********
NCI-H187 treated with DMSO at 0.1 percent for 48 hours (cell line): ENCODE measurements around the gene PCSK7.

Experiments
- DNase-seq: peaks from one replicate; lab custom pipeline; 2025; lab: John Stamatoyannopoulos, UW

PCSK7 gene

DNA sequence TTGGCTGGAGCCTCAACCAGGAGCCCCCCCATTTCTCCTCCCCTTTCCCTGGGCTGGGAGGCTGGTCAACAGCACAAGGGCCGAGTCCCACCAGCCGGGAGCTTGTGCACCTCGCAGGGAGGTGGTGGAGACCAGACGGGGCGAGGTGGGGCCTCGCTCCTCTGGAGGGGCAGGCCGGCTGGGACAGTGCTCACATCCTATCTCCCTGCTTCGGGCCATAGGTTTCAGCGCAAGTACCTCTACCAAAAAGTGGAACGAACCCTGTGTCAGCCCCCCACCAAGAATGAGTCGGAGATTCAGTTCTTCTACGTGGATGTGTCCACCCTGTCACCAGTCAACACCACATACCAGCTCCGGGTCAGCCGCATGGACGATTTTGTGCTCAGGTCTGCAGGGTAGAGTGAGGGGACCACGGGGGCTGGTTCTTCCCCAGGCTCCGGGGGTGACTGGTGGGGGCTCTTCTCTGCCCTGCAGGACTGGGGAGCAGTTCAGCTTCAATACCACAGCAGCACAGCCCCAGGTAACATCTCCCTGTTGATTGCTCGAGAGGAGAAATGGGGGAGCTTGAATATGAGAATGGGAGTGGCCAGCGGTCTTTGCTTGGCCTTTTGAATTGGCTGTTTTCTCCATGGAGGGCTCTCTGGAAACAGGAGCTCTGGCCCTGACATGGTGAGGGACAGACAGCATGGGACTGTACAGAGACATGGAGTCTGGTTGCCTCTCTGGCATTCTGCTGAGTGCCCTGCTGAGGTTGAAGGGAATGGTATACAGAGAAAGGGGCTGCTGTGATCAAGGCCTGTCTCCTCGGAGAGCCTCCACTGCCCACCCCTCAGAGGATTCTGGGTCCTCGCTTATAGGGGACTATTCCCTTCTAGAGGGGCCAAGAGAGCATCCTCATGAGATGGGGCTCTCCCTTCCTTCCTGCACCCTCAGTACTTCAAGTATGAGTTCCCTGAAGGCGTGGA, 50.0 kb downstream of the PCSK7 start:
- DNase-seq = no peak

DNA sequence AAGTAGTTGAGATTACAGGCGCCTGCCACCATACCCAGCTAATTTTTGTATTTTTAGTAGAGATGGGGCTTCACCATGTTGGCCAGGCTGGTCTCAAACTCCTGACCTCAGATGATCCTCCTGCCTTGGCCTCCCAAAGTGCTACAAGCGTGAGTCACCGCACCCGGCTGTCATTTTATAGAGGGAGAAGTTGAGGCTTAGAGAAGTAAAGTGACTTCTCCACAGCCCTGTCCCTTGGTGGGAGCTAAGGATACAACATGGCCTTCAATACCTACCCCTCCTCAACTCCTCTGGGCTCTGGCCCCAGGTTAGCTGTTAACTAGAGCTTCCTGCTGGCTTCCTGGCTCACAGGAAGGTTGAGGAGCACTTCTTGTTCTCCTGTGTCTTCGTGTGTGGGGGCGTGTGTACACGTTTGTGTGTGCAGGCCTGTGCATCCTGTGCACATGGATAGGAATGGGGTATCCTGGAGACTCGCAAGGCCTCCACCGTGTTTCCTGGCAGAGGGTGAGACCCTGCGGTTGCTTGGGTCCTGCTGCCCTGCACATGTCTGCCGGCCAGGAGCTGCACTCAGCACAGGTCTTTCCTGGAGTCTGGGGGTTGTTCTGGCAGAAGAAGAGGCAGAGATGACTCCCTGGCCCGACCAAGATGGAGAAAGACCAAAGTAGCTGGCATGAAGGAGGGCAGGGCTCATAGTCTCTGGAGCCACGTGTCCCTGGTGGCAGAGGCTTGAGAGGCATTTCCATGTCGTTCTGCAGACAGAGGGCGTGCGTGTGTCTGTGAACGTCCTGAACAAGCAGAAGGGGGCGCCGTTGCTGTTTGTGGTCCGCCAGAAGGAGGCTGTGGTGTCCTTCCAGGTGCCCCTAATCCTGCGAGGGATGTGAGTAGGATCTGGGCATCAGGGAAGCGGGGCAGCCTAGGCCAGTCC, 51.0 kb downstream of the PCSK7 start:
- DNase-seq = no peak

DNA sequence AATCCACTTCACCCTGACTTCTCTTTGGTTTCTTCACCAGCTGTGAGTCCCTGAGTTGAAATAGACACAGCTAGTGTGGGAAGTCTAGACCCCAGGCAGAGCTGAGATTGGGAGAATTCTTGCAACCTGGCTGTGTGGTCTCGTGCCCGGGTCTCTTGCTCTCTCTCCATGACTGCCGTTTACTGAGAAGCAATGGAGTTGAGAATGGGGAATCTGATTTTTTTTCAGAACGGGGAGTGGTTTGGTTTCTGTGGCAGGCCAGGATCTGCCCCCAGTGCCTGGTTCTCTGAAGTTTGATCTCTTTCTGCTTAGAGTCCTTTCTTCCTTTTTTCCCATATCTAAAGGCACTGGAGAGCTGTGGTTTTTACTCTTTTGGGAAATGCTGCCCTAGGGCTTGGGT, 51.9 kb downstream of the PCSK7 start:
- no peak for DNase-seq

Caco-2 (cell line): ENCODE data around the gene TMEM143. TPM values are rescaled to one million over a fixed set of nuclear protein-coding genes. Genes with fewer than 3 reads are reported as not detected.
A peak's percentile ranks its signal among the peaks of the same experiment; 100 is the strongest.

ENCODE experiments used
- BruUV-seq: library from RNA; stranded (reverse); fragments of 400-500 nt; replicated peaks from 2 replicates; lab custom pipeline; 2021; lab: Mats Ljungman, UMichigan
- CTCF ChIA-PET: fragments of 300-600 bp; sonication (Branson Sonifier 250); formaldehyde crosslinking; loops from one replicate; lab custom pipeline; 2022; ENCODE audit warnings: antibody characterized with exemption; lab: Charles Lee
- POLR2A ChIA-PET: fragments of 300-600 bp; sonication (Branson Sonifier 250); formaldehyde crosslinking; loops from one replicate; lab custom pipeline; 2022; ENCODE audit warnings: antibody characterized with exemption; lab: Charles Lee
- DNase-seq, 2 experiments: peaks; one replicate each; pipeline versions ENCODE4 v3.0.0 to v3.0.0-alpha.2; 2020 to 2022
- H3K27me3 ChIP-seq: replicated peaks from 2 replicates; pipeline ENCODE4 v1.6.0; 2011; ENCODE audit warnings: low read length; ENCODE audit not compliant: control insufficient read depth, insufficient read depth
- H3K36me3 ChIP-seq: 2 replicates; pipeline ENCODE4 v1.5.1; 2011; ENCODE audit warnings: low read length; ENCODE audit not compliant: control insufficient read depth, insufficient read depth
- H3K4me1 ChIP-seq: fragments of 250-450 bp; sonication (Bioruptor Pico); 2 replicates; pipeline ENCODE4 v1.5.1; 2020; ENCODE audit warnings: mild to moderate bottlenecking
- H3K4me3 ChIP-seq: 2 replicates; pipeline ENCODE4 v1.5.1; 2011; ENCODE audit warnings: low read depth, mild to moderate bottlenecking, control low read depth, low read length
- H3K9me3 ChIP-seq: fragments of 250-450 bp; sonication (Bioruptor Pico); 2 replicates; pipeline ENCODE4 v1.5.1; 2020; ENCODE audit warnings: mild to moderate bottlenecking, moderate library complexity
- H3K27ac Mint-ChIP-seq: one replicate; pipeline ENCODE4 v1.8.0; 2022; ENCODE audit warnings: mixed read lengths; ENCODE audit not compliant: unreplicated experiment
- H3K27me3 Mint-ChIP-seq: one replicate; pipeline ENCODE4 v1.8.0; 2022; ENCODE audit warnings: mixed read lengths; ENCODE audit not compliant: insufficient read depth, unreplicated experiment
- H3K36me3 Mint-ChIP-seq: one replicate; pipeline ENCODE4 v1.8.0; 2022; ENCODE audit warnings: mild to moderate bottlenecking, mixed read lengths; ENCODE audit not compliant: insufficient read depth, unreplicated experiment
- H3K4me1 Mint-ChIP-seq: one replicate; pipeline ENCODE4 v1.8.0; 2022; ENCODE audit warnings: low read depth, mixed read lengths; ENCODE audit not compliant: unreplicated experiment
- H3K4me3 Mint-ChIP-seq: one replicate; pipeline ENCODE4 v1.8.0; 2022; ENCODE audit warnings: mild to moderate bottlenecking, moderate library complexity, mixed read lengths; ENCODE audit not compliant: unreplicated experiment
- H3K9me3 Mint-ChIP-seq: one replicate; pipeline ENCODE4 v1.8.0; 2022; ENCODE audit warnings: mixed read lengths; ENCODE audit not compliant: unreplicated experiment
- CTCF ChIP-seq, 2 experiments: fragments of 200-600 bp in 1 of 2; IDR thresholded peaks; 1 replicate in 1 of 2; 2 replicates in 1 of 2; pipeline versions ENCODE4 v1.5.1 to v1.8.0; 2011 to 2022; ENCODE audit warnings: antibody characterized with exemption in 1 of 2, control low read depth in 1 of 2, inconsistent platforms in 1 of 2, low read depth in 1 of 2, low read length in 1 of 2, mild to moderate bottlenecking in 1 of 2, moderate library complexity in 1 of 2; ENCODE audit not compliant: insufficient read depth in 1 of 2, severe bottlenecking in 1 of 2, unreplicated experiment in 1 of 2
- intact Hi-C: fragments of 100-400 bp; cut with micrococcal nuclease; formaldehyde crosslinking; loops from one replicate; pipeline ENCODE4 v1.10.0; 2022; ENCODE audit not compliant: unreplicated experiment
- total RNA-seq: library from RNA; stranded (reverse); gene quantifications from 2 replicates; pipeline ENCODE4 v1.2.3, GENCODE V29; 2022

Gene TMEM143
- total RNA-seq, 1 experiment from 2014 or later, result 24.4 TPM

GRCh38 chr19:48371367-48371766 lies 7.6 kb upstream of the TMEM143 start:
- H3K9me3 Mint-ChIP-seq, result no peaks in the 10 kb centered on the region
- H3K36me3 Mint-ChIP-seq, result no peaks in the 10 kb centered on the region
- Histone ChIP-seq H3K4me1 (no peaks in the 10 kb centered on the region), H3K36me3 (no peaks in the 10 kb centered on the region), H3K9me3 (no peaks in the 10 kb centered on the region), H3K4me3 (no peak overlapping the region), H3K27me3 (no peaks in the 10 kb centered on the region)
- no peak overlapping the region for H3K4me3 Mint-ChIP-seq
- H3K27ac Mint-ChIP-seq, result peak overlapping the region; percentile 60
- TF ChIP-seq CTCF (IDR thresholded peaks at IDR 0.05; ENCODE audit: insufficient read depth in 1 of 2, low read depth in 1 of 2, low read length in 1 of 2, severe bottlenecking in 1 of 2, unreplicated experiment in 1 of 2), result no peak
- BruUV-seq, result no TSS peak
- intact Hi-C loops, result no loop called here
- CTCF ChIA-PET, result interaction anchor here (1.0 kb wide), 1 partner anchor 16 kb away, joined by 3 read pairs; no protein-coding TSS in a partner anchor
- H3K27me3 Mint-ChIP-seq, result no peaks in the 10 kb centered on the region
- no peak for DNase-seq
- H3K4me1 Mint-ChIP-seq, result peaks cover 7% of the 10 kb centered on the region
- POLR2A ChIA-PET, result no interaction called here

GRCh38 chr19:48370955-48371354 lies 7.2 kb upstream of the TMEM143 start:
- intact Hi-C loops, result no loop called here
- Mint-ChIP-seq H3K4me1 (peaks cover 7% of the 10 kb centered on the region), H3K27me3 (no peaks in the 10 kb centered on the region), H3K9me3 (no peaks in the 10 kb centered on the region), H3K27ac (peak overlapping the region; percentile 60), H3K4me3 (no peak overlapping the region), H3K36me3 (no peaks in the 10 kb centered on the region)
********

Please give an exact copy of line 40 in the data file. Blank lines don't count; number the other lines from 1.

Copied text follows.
- TF ChIP-seq CTCF (IDR thresholded peaks at IDR 0.05; ENCODE audit: insufficient read depth in 1 of 2, low read depth in 1 of 2, low read length in 1 of 2, severe bottlenecking in 1 of 2, unreplicated experiment in 1 of 2), result no peak